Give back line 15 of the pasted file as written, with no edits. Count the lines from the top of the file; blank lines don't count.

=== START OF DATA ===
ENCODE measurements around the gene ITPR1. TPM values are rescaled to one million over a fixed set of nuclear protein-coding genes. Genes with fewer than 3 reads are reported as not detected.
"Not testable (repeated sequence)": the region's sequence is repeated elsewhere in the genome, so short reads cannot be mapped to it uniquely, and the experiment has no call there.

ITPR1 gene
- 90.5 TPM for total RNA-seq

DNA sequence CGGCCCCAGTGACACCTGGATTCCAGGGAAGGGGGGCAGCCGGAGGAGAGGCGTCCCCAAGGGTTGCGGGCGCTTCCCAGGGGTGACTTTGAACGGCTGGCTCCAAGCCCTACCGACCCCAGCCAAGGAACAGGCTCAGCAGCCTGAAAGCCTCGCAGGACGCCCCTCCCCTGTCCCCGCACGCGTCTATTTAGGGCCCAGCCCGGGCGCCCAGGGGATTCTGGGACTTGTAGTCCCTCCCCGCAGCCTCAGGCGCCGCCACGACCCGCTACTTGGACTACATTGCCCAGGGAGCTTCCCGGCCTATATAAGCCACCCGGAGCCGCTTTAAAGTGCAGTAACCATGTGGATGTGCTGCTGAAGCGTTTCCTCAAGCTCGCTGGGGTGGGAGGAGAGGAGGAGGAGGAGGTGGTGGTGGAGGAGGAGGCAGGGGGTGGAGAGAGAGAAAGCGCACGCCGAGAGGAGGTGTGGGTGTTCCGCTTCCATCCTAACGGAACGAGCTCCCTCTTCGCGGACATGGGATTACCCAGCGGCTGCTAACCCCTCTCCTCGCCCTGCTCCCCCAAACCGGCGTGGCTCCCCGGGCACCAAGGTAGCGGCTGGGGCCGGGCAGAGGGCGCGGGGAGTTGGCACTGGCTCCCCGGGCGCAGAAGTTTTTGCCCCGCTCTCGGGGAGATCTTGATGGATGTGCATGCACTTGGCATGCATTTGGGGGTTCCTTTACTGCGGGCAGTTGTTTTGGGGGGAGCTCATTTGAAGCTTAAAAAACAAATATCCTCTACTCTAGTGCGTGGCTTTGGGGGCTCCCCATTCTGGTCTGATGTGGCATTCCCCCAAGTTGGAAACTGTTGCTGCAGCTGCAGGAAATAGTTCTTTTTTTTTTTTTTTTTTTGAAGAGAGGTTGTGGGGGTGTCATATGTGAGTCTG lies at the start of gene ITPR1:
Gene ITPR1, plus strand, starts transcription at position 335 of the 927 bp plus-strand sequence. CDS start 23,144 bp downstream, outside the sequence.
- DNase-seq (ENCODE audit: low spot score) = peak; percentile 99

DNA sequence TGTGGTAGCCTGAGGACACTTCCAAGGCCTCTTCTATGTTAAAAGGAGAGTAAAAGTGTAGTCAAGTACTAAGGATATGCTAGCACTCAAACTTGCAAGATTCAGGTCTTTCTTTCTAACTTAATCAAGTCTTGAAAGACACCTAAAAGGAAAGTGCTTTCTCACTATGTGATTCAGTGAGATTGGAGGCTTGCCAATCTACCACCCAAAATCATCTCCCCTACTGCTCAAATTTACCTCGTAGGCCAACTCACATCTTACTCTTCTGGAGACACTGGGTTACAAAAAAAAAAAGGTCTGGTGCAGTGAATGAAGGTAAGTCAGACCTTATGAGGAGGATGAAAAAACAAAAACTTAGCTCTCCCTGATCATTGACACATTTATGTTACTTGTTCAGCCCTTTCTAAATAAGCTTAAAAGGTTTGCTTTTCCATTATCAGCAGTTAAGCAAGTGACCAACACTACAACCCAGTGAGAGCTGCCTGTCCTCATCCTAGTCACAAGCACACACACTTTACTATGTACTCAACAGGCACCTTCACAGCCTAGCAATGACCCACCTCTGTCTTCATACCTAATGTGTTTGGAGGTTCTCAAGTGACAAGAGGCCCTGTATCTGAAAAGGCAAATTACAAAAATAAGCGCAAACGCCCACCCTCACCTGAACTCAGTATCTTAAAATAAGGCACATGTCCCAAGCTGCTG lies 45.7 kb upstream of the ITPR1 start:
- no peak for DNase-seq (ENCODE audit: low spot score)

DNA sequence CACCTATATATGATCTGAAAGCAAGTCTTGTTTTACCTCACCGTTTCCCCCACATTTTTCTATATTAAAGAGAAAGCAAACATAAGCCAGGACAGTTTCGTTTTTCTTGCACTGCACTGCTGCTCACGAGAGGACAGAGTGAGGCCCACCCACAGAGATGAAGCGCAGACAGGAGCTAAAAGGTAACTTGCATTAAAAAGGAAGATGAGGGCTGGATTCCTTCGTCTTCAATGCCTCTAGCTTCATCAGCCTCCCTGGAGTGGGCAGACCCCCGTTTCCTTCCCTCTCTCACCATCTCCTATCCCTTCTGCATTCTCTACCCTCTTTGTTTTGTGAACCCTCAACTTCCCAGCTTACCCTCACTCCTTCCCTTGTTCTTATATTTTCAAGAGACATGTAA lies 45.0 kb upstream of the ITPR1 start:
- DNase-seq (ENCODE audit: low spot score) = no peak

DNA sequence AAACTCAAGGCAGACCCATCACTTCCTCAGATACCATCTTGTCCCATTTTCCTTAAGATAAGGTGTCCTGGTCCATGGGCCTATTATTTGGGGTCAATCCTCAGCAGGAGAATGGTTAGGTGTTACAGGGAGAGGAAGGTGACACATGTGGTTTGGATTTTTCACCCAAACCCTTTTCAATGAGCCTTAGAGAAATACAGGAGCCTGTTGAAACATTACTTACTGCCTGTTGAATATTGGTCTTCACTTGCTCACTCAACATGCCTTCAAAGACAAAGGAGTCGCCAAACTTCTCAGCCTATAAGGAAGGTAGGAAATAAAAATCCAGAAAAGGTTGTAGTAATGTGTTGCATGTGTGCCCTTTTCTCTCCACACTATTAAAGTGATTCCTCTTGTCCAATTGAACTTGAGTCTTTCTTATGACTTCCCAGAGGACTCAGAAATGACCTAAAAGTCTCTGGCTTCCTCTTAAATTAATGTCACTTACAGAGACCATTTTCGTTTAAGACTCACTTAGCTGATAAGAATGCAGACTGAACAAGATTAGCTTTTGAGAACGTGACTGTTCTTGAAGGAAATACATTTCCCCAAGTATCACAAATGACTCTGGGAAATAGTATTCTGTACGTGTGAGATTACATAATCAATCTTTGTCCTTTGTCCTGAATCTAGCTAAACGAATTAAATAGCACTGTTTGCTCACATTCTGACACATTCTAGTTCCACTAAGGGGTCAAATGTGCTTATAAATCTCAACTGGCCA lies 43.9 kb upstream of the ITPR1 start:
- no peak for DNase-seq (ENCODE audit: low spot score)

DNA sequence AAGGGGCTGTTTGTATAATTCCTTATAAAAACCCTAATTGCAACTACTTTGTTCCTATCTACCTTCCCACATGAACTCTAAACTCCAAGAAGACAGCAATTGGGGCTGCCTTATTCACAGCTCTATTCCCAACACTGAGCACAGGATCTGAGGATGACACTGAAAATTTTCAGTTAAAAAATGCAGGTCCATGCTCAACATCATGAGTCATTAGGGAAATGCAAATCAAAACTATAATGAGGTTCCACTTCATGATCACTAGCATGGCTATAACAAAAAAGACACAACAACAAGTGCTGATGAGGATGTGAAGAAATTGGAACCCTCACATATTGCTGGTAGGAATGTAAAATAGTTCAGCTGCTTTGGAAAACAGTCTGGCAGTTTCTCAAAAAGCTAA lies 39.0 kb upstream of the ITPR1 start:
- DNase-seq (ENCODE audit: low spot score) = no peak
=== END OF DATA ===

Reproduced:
- DNase-seq (ENCODE audit: low spot score) = no peak